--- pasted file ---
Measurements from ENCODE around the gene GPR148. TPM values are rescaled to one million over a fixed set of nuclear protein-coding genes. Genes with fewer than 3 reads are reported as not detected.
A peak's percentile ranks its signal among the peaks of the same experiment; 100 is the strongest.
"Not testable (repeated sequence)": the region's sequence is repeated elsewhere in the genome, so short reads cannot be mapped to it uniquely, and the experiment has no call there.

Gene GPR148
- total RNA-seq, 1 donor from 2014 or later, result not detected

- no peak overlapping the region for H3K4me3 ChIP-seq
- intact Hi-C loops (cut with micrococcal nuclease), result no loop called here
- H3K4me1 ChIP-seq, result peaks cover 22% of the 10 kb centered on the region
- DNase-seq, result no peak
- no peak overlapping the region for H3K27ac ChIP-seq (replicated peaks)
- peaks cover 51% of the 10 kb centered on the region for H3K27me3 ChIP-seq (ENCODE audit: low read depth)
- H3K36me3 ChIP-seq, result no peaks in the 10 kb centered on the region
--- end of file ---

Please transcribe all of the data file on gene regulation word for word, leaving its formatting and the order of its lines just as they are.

Measurements from ENCODE around the gene GPR148. TPM values are rescaled to one million over a fixed set of nuclear protein-coding genes. Genes with fewer than 3 reads are reported as not detected.
A peak's percentile ranks its signal among the peaks of the same experiment; 100 is the strongest.
"Not testable (repeated sequence)": the region's sequence is repeated elsewhere in the genome, so short reads cannot be mapped to it uniquely, and the experiment has no call there.

Gene GPR148
- total RNA-seq, 1 donor from 2014 or later, result not detected

- no peak overlapping the region for H3K4me3 ChIP-seq
- intact Hi-C loops (cut with micrococcal nuclease), result no loop called here
- H3K4me1 ChIP-seq, result peaks cover 22% of the 10 kb centered on the region
- DNase-seq, result no peak
- no peak overlapping the region for H3K27ac ChIP-seq (replicated peaks)
- peaks cover 51% of the 10 kb centered on the region for H3K27me3 ChIP-seq (ENCODE audit: low read depth)
- H3K36me3 ChIP-seq, result no peaks in the 10 kb centered on the region